He started almost 20 years ago, before he was a farmer. Today he wants nothing else, he feels at home in that space. He doesn't plant wheat, he doesn't need to — farmers in the region bring theirs to grind and when there's more, it's already turned into flour.
Moinho de Santana
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Teresa Vivas, Mesa Cultura Gastronónica
Texto de Tiago Pais
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We are facing a well-disposed miller. He introduces himself as “Francisco da Gama, cousin of Vasco”. From the famous sailor? "No, from my cousin Vasco." The good mood continues inside the small cubicle that, seen from the outside, no one would say is a watermill. And, it’s not one, it's two: one for wheat and one for corn. The stories and the smile come out of him with the same ease with which he moves the millstones to transform the raw material that arrives there into flour. The mill, he warns at the outset, is not even his property, but his brother João Zé's. However, in Santana and its surroundings — a land where many residents claim that the best bread on the island is made — everyone recognizes him as the leading authority in the art of milling.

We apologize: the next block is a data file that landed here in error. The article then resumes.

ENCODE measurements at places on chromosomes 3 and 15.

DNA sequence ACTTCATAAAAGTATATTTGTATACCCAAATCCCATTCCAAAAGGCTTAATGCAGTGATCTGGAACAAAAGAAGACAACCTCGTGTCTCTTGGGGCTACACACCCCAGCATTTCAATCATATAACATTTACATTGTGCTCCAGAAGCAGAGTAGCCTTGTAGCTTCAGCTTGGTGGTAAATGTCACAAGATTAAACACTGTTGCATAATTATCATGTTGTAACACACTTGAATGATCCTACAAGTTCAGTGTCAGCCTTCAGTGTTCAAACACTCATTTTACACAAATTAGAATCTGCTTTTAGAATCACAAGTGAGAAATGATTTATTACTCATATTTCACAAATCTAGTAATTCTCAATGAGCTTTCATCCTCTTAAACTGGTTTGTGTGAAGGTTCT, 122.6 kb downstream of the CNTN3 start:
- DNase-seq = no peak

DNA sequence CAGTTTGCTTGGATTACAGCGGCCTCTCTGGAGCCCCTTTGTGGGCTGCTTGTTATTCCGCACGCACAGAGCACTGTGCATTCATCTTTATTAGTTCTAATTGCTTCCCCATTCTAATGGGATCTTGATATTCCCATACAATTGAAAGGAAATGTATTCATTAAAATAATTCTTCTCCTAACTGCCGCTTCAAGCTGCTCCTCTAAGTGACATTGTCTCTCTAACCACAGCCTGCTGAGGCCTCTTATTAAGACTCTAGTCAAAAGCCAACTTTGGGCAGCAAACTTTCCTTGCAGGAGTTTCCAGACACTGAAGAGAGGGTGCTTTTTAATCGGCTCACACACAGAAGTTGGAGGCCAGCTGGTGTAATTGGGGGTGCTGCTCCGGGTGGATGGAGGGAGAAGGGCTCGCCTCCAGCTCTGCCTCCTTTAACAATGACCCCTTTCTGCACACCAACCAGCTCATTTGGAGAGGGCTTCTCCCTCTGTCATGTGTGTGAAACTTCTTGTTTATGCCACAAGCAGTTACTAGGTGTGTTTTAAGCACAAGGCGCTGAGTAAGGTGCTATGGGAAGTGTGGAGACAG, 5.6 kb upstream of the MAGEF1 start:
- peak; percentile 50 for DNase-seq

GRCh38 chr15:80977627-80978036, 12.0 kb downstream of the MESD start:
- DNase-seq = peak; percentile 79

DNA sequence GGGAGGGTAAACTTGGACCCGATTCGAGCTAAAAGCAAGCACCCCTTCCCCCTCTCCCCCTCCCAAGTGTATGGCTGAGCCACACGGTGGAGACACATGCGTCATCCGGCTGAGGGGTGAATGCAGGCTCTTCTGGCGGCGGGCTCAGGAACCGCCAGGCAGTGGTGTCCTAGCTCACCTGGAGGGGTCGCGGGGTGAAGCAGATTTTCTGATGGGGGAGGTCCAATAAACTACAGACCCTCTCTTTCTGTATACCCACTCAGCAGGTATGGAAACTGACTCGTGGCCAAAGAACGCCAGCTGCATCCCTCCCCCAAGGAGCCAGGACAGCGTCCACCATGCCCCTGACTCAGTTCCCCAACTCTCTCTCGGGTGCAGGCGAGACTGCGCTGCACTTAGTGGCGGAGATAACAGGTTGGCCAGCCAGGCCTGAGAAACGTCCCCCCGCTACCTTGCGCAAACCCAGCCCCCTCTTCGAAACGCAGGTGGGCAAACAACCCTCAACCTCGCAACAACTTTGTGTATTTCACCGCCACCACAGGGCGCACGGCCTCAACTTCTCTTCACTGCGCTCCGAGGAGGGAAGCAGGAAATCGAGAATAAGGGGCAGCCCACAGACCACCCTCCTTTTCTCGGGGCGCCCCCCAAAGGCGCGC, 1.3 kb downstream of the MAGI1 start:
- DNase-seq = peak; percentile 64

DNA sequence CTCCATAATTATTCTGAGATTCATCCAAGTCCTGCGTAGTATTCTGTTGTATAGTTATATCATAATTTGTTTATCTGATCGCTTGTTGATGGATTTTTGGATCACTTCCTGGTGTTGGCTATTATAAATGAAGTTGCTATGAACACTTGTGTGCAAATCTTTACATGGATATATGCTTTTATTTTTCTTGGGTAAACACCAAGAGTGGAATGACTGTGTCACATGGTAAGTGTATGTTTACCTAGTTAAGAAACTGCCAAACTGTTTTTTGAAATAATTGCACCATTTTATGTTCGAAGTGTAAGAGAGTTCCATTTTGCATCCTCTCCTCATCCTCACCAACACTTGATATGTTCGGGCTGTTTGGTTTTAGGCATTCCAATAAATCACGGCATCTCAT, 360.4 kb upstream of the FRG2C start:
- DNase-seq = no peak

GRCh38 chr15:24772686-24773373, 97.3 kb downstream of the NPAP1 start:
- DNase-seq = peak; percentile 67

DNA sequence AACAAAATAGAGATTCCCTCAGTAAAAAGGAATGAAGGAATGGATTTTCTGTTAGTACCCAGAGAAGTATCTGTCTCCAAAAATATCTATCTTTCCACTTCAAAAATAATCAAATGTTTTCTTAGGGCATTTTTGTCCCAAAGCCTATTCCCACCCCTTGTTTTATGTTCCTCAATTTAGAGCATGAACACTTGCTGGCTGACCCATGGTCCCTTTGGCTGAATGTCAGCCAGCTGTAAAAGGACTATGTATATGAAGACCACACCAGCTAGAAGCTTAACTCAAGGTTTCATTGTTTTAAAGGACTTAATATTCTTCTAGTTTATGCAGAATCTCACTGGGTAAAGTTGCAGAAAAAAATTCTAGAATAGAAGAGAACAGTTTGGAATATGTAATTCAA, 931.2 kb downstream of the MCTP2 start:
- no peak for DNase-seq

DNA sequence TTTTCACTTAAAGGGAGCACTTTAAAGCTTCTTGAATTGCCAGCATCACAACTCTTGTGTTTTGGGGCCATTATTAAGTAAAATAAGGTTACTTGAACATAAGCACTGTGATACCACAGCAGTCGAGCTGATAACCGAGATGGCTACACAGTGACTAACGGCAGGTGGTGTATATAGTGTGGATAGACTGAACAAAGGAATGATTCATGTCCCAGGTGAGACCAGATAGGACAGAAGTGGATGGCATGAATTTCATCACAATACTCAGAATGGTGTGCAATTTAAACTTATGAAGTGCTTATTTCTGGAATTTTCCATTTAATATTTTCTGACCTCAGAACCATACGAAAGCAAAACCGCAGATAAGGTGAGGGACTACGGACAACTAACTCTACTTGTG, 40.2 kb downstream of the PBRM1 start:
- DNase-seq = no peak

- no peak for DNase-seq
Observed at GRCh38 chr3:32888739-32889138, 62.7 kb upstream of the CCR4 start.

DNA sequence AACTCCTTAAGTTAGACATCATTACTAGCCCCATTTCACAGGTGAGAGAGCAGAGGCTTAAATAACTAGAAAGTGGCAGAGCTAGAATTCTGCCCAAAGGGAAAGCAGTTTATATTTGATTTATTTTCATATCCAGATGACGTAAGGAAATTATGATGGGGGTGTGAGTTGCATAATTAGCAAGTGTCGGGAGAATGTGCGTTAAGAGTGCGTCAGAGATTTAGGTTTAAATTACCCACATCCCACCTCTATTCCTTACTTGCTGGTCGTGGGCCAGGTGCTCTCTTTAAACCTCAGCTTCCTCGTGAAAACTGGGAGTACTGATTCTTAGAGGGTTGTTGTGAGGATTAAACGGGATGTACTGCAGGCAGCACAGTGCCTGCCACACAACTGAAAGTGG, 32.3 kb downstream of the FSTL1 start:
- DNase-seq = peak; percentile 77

He started almost 20 years ago, before he was a farmer. Today he wants nothing else, he feels at home in that space. He doesn't plant wheat, he doesn't need to — farmers in the region bring theirs to grind and when there's more, it's already turned into flour. At home, he also only uses his flour. “Once I let it run out and bought flour from the supermarket to make some pancakes. When I tasted that, I couldn't even eat it, I had to feed it to the pigs”, he says between smiles. He sells flour at 2€/kg. "Some people say it's expensive, but those who know it's good, pay and that's it."
It won't be expensive especially if the price includes a conversation with this miller-entertainer. One of his favourite numbers is to play a game with those who visit him for the first time: he bets that, even without seeing, he can guess when the flour will stop coming out of the sieve, which is on the opposite side of the crank that is turning. Bet won. Then, there he denounces himself—points to the small rearview mirror of a motorcycle hanging from the ceiling. “I see everything there”. And he smiles. Once again.